Those tempted to delve deeper will be pleased to note that there are some editing possibilities for each sound. An ADSR envelope is provided, as are a selection of four Key Parameters per sound and Chorus and Delay mix controls. Sadly, while those are useful, they aren't particularly well implemented. The envelope frequently seems to have a minimal effect, the Key Parameters are at times poorly selected for each sound, and there's no delay time control. While the delay is automatically MIDI-synced, it's doubtful that you'd want to use it over a plug-in delay. Additionally, the mod wheel is often mapped to a parameter that ostensibly has no effect; some sounds are crying out for a little pitch modulation — surely that should be the default — but they will just have to wait. Finally, the global instrument volume is saved along with the patch, which is a strong contender for Worst Idea Ever.

There's a patch called “Chariots Intro” which plays… wait for it… the intro from the Chariots of Fire theme. Now, manufacturers usually include stuff like that to demonstrate the extensive editing potential of the product, but in this case, there seems to be less room for such filler. Unfortunately, there are quite a few misadventures like that scattered around Analog Factory. An additional blow is the power-hungry nature of the instrument, which makes significant layering virtually impossible on a midrange machine.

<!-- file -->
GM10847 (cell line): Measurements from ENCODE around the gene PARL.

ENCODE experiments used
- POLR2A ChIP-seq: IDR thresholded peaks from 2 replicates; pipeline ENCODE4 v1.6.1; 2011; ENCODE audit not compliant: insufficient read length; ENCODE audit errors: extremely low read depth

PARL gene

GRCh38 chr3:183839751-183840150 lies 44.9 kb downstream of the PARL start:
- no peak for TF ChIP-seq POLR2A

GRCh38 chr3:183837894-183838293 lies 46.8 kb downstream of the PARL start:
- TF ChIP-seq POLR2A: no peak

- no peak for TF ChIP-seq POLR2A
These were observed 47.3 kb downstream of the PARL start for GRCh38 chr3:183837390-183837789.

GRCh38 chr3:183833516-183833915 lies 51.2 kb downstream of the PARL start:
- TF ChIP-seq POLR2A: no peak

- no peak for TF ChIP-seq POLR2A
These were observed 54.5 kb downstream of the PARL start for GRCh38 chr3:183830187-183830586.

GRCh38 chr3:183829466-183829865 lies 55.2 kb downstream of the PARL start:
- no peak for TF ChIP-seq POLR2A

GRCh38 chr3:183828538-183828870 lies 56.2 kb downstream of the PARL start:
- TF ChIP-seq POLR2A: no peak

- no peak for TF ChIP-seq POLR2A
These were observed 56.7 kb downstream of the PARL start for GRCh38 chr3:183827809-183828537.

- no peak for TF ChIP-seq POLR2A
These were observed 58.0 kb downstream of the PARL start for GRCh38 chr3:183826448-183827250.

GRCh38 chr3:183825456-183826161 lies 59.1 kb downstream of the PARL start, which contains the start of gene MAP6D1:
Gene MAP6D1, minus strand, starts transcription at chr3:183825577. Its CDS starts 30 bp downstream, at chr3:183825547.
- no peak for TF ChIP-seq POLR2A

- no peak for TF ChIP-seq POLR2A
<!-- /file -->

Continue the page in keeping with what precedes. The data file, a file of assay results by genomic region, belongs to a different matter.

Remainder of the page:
Installation of v.1.0 took a while, and it's fair to say that your initial encounter with Analog Factory may be marred somewhat by being forced to contend with installing Synchrosoft's gloriously idiosyncratic copy-protection software, then enduring further chagrin due to Arturia's insistence upon a mandatory USB dongle and then an additional hurdle of online registration.